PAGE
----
Weapons Airmen help pilots' firing accuracy
by Senior Airman Gena Armstrong
Det. 12, Air Force News Agency
4/5/2007 - MISAWA AIR BASE, Japan (AFNEWS) -- Putting steel on target is the aim of warfighters, and making sure F-16 Fighting Falcon guns hit the bull's-eye every time is the mission of weapon loaders at Misawa Air Base.
In a process called boresighting, weapons Airmen ensure the path of bullets shot from the aircraft's 20mm cannon is aligned with pilots' targeting systems in the cockpit's Heads Up Display, or HUD.
If the gun isn't aligned properly, bullets can stray from the target despite the pilot seeing a proper aim in his display.
Different factors can lead to the cannon becoming unaligned, and a boresight must be performed after any weapons maintenance and after hard landings. A boresight isn't performed after any other maintenance on the jet until it has been flown first.
"If the jet has been raised on jacks for any reason, a boresight won't be done until the jet has flown at least one time. Failure to comply may result in an inaccurate boresight or degrading of weapons delivery," said Staff Sgt. Eric Reid, a weapons trainer with the 372nd Training Squadron here.
Sergeant Reid trains Airmen to do a proper boresight on both real F-16s and mock-ups. On the first day of training he shows them how to install the framework and mounts required on the actual jet. The final process of finding the aircraft boresight reference line, or good alignment of the cannon matched with the HUD, is done on the mock-up.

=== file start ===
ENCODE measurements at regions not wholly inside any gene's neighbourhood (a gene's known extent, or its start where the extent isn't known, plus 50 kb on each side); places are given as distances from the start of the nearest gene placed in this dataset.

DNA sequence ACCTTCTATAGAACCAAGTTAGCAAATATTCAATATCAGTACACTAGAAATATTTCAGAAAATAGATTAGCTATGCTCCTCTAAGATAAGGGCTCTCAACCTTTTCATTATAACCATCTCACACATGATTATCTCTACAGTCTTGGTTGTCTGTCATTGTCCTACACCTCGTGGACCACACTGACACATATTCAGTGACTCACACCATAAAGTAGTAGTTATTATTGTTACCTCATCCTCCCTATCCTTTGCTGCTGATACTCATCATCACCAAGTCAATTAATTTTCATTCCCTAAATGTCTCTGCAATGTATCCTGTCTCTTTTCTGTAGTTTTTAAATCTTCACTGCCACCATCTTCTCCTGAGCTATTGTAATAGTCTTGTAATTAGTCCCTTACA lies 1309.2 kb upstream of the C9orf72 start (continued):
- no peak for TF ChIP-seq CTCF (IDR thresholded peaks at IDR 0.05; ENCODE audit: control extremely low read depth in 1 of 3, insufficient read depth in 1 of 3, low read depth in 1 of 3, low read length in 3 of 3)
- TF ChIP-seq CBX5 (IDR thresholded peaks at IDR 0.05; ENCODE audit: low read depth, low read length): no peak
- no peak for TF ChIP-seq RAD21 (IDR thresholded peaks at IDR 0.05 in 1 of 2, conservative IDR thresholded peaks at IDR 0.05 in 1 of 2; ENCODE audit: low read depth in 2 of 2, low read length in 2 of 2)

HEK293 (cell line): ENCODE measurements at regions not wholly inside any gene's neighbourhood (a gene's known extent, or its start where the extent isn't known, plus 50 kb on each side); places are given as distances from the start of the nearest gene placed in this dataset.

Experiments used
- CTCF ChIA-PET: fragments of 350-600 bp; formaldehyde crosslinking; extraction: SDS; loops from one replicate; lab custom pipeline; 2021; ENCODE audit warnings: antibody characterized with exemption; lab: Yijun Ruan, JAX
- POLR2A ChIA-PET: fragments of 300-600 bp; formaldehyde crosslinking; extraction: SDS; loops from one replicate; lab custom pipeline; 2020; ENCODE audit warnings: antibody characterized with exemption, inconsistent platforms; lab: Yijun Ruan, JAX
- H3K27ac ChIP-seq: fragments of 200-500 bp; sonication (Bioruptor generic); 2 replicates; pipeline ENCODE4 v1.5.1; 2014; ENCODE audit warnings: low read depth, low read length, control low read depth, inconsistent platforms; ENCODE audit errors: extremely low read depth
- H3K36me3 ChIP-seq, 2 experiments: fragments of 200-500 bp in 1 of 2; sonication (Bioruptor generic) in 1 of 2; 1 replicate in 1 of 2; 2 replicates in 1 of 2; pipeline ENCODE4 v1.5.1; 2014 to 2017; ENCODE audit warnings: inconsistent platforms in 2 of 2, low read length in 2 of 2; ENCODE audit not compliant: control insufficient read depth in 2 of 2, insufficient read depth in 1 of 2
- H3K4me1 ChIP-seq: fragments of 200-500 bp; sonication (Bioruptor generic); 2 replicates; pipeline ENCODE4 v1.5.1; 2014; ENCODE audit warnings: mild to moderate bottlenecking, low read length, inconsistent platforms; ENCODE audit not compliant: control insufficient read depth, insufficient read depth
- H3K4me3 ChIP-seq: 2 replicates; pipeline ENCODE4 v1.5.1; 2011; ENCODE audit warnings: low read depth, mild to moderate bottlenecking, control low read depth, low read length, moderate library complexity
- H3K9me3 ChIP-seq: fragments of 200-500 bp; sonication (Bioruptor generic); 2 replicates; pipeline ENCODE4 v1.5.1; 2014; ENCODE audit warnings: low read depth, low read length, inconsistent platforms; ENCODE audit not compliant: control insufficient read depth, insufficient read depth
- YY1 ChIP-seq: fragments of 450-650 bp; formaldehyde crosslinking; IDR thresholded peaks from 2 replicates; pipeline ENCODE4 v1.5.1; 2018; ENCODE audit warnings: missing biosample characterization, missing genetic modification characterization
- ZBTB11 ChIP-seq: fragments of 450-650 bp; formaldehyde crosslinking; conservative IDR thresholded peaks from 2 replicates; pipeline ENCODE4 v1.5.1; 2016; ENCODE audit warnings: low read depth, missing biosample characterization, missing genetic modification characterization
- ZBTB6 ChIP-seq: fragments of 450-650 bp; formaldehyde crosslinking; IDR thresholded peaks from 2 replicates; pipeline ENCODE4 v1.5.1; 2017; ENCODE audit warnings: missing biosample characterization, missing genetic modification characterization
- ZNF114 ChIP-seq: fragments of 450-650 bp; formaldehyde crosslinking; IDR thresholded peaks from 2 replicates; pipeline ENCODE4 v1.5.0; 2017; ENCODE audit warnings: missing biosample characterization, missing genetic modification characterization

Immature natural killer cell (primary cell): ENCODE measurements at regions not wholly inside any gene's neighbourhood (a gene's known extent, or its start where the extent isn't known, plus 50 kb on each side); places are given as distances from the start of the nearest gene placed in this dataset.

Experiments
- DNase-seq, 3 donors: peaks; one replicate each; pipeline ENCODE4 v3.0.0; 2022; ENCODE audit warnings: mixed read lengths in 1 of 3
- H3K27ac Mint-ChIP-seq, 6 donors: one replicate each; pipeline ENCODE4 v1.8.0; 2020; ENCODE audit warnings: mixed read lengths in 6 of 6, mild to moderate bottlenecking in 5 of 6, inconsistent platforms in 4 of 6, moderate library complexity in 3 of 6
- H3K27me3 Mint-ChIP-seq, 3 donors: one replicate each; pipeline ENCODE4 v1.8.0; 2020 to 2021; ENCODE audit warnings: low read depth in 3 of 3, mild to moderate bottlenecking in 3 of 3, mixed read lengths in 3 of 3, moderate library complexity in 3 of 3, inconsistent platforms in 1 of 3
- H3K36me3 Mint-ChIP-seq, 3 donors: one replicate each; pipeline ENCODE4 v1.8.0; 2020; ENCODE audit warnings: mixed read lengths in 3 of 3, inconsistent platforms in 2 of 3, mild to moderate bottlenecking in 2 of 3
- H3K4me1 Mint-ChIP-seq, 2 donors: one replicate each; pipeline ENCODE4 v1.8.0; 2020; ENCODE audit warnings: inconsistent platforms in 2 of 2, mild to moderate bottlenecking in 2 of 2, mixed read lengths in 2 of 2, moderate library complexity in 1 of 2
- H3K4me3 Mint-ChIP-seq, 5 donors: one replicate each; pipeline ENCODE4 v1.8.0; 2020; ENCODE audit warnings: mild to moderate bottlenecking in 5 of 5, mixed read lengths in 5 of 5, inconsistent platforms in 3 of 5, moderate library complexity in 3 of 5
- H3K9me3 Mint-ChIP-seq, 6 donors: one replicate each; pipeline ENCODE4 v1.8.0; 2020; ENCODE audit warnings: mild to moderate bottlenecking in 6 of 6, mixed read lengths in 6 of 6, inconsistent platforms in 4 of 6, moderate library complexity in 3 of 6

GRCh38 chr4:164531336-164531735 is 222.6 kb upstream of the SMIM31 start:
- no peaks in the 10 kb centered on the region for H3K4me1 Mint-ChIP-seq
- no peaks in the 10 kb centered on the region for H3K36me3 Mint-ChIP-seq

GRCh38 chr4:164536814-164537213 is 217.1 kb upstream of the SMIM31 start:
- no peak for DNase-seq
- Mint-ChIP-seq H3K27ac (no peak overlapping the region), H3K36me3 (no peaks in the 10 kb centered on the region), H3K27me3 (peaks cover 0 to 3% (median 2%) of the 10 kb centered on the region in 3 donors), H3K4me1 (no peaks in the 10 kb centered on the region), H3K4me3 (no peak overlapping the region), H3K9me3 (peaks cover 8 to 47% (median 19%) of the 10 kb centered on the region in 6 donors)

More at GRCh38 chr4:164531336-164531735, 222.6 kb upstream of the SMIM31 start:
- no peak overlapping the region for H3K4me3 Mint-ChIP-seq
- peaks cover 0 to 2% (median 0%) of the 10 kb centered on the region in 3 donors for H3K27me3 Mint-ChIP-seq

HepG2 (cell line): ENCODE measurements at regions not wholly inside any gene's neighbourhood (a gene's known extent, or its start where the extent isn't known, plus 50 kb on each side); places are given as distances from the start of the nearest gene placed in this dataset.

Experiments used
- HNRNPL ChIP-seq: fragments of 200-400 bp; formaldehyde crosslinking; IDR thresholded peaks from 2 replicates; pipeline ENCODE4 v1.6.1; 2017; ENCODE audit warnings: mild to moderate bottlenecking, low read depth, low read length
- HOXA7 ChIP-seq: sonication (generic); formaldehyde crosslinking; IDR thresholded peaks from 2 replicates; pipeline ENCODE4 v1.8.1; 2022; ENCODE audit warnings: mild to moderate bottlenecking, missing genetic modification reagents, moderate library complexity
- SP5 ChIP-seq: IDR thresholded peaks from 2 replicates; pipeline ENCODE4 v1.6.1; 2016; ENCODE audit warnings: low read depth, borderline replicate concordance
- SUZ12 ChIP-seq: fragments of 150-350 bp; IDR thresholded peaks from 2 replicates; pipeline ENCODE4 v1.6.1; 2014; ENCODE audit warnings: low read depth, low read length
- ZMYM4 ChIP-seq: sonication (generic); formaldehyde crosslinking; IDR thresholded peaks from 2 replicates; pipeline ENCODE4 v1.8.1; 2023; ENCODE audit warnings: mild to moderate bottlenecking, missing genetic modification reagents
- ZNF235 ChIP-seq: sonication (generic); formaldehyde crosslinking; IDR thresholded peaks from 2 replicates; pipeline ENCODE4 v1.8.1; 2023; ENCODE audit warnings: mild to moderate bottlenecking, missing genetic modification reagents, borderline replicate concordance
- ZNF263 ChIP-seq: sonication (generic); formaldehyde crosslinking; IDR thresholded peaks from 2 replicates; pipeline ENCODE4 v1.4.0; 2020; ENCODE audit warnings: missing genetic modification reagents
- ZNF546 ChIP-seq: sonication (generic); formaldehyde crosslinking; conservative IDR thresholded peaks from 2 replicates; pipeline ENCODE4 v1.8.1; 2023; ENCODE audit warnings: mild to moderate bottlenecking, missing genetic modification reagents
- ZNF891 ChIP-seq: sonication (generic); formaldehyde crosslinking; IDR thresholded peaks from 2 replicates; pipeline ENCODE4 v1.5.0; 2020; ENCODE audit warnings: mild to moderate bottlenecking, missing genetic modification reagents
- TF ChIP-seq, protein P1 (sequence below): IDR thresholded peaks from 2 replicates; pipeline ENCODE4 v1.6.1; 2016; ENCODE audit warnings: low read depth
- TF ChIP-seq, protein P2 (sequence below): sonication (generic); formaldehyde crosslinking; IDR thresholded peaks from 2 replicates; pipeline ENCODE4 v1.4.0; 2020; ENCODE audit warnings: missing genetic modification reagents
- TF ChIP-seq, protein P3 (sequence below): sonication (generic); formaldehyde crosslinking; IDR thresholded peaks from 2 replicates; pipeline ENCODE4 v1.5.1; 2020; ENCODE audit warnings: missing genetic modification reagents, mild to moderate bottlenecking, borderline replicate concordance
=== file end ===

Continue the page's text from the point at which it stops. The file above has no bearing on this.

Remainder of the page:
"We like to keep off the aircraft as much as possible, allowing the fighter wing to use their aircraft for fighter missions and training. So we like to use our trainers as much as possible," Sergeant Reid said.
The trainer is equipped with two scopes, one on each end of the training aircraft. The telescope at the back end, the boresight telescope, allows Airmen to look along the path of the cannon to the targeting scope, or collimator, on the other end.
An Airman stands at each, with the person at the rear looking through the boresight telescope. Inside he sees a scale and two crosshairs; one is from the collimeter. This Airman directs the person at the targeting scope where to move it so that the cross hairs match.
"I tell him to go down and then it'll go down a little bit, but then it'll jump every once in a while and go a lot. And (you) try going back left and it'll move in other directions too," said Airman 1st Class Jared Clark, a weapons Airman with the 13th Fighter Squadron.
The touchiness of the collimeter makes for a difficult boresight.
"When you make a little adjustment here, it can drive the other one to go up and down accordingly. So it's a touchy-feely type of process and can be a bit tedious at times," Sergeant Reid said.
A reading is taken from the scale inside the scope and an average is made. That average must be within a certain boresight tolerance, and if it is then the cannon is firing where the HUD says it is. When it isn't in tolerance, adjustments must be made to the gun system and a stricter boresight is established.
The entire boresight process takes about three hours, but if a full boresight was performed recently then weapons Airmen can instead opt to do a quick check, which takes about 30 minutes.
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